Taggart v. Weinacker's, Inc./Concurrence Burger
United States Supreme Court
TAGGART v. WEINACKER'S, INC.
Argued: Jan. 12, 1970. --- Decided: March 9, 1970
Mr. Chief Justice BURGER, concurring.
I am in accord with the Court's action in dismissing this petition as having been improvidently granted. As the opinion of the Court indicates, 'the obscure record' and 'the fact that only a bare remnant of the original controversy remains' cast serious doubt on whether we have enough before us to pass on the claim of the union that it had a First Amendment right to picket on the private premises of the employer.
The obscure record and the atrophied controversy now remaining have little if any impact-I think none-on the issue of whether the State's jurisdiction over this matter is 'pre-empted' by the National Labor Relations Board's primary jurisdiction over labor disputes. In my view any contention that the States are pre-empted in these circumstances is without merit. The protection of private property, whether a home, factory, or store, through trespass laws is historically a concern of state law. Congress has never undertaken to alter this allocation of power, and has provided no remedy to an employer within the National Labor Relations Act (NLRA) to prevent an illegal trespass on his premises. [*] Rather, it has acted against the backdrop of the general application of state trespass laws to provide certain protections to employees through § 7 of the NLRA, 61 Stat. 140, 29 U.S.C. § 157. A holding that the States were precluded from acting would remove the backdrop of state law that provided the basis of congressional action but would leave intact the narrower restraint present in federal law through § 7 and would thereby artificially create a no-law area.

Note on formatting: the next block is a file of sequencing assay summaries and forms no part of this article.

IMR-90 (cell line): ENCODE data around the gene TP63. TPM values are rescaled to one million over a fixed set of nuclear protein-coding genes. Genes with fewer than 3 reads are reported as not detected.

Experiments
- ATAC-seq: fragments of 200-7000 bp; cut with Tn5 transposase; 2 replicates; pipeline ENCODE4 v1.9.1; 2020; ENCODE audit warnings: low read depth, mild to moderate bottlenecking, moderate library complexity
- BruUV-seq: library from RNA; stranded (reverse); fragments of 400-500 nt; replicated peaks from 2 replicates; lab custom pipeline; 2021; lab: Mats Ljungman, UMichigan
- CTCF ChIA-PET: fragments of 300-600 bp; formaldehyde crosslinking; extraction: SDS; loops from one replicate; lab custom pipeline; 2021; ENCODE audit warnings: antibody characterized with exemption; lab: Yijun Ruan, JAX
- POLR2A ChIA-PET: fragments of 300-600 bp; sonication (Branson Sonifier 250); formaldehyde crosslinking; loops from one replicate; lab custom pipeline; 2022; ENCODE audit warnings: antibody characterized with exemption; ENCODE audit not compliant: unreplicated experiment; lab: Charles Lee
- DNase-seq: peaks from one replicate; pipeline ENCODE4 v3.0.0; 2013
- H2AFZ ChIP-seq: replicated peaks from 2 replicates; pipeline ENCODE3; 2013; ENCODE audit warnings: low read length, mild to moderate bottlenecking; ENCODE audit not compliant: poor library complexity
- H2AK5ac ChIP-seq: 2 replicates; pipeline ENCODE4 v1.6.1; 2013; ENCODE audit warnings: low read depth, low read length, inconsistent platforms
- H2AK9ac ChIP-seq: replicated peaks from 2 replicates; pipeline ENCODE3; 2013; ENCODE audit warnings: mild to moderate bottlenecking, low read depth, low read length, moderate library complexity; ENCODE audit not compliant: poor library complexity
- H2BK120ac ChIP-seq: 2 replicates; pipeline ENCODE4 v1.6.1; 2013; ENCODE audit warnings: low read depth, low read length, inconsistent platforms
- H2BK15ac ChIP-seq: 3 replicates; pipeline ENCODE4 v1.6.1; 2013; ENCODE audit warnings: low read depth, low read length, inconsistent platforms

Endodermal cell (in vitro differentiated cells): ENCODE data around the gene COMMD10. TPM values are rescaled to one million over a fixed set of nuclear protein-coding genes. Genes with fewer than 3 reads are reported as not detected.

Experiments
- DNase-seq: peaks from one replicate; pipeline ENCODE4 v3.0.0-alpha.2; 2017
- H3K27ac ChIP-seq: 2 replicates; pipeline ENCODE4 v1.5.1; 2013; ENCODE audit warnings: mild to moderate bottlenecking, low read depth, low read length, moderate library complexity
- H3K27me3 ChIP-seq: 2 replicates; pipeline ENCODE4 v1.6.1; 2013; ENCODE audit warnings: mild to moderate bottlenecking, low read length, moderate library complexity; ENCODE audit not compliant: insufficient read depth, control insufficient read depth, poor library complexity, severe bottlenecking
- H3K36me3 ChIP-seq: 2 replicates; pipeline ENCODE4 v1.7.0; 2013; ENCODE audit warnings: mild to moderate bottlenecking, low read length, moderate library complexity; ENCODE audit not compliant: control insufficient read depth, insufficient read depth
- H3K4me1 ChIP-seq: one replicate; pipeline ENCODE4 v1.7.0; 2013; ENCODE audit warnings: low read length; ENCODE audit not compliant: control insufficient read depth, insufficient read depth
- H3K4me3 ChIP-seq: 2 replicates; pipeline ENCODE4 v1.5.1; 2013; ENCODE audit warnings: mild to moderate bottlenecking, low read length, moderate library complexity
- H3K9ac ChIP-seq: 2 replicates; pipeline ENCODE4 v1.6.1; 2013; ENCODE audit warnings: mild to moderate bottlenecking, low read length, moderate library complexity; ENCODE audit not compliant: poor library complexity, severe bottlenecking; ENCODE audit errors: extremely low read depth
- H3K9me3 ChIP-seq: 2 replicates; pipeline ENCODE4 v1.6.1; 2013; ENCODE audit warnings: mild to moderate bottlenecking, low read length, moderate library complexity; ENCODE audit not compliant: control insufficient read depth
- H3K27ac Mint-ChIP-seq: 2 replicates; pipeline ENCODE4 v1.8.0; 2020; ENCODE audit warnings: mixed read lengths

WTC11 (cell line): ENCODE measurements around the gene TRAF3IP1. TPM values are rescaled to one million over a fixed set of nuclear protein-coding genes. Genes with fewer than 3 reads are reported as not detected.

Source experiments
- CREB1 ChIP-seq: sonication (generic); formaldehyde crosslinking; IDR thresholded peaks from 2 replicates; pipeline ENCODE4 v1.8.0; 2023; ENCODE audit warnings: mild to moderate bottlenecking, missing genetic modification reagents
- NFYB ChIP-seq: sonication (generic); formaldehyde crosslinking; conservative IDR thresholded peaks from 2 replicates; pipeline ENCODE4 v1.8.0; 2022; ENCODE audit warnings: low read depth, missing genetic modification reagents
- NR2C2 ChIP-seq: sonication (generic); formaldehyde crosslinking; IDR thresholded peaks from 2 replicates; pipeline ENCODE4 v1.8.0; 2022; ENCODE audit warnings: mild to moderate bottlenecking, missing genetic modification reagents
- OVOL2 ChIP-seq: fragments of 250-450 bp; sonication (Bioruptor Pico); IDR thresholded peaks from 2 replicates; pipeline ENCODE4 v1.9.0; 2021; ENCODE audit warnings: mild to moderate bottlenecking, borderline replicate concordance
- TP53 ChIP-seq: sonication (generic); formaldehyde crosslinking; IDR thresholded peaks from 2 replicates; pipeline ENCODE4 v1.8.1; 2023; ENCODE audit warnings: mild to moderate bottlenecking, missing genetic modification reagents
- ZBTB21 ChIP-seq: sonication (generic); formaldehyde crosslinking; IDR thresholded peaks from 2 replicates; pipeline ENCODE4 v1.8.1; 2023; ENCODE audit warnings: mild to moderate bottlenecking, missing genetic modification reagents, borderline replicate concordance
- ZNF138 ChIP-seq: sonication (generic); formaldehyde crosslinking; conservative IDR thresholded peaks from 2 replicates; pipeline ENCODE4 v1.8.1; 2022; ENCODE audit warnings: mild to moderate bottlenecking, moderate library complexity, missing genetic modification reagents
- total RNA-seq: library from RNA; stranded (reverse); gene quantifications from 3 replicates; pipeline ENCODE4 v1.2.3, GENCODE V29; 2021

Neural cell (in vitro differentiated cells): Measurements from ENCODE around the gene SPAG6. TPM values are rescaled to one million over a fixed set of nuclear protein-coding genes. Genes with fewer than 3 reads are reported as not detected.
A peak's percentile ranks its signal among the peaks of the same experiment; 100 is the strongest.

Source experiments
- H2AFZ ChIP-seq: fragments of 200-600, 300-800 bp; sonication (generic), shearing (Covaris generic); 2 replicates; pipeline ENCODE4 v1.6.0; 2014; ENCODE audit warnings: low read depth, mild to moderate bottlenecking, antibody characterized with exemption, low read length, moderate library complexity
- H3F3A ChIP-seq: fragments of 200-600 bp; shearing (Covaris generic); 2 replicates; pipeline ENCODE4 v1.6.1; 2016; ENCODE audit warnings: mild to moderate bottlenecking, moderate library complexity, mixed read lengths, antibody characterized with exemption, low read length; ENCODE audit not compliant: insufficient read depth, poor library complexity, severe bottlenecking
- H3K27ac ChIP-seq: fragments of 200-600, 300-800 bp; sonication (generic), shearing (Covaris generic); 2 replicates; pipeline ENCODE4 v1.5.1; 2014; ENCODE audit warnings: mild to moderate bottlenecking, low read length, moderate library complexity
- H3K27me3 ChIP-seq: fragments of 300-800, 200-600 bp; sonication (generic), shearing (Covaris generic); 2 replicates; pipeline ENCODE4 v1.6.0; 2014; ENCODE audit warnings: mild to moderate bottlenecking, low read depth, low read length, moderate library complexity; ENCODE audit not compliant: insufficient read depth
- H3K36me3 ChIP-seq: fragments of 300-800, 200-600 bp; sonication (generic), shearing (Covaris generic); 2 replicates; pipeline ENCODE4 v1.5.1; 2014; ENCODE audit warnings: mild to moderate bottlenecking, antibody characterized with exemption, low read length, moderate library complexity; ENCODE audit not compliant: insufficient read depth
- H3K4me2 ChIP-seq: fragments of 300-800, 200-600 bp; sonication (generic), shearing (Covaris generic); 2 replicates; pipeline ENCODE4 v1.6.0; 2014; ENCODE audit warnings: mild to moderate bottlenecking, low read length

Nothing in San Diego Building Trades Council, Millmen's Union, Local 2020 v. Garmon, 359 U.S. 236, 79 S.Ct. 773, 3 L.Ed.2d 775 (1959), would warrant this Court to declare state-law trespass remedies to be ineffective and thus to remit a person to his own self-help resources if he desires redress for illegal trespassory picketing. Garmon left to the States the power to regulate any matter of 'peripheral concern' to the NLRA or that conduct that touches interests 'deeply rooted in local feeling and responsibility.' (359 U.S., at 243, 244, 79 S.Ct., at 779.) Few concepts are more 'deeply rooted' than the power of a State to protect the rights of its citizens. Linn v. United Plant Guard Workers of America, Local 114, 383 U.S. 53, 86 S.Ct. 657, 15 L.Ed.2d 582 (1966), applied the Garmon exceptions to allow state jurisdiction over malicious libel in union organizational literature, recognizing that if the States were precluded from acting, there would be an absence of any legal remedy. The Court there observed that:
'The fact that the Board has no authority to grant effective relief aggravates to State's concern since the refusal to redress an otherwise actionable wrong creates disrespect for the law and encourages the victim to take matters into his own hands.' 383 U.S., at 64 n. 6, 86 S.Ct., at 664.
A holding that Congress pre-empted this entire area is as inappropriate here as it was in Linn, and for precisely the same reasons. Cf. International Longshoremen's Local 1416, A.F.L.-C.I.O. v. Ariadne Shipping Co., 397 U.S. at 201, 90 S.Ct. at 875, 25 L.Ed.2d at 223 (White, J., concurring).
Separate memorandum of Mr. Justice HARLAN.
I am prompted by the concurring opinion of THE CHIEF JUSTICE in this case, and by the concurring opinion of Mr. Justice WHITE (joined by THE CHIEF JUSTICE and Mr. Justice STEWART) in International Longshoremen's Local 1416, A.F.L.-C.I.O. v. Ariadne Shipping Co., Ltd., 397 U.S. at 201, 90 S.Ct. at 875, 25 L.Ed.2d at 223, to amplify, with the following observations, my vote to grant certiorari and reverse the state judgment in the present case.